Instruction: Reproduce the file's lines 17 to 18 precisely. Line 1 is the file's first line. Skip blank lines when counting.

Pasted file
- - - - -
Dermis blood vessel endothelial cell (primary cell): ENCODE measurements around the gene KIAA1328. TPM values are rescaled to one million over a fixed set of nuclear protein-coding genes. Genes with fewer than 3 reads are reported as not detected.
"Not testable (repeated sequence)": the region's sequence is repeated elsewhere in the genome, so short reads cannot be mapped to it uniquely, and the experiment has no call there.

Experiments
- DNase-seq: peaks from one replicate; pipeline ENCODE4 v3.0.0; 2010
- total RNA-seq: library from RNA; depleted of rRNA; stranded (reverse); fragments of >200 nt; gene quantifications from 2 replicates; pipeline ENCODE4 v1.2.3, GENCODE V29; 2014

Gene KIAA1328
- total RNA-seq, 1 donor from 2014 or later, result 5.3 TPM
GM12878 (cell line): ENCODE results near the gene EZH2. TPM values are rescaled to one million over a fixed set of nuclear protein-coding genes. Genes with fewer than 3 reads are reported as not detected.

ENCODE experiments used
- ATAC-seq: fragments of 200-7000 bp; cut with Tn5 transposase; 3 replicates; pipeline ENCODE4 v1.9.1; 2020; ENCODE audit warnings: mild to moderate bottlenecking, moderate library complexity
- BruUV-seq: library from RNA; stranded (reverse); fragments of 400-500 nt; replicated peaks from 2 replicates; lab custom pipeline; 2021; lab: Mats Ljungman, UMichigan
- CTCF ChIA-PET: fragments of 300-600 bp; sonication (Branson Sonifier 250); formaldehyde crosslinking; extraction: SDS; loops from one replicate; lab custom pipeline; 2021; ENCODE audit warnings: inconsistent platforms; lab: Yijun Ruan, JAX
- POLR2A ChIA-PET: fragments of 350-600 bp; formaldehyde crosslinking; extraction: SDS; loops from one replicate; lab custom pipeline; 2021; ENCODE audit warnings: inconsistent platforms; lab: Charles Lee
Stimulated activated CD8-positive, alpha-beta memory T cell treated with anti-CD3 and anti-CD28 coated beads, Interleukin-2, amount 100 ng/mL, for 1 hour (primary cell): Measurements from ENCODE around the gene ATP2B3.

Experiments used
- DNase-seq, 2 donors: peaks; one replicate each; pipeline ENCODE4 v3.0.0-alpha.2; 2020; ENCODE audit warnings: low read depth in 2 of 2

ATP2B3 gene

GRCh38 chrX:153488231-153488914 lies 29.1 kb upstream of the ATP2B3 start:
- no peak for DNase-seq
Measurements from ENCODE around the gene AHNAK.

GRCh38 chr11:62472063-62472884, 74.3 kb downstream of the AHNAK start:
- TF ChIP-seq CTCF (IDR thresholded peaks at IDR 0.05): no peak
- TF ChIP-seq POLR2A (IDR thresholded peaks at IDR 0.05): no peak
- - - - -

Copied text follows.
ATP2B3 gene

GRCh38 chrX:153488231-153488914 lies 29.1 kb upstream of the ATP2B3 start: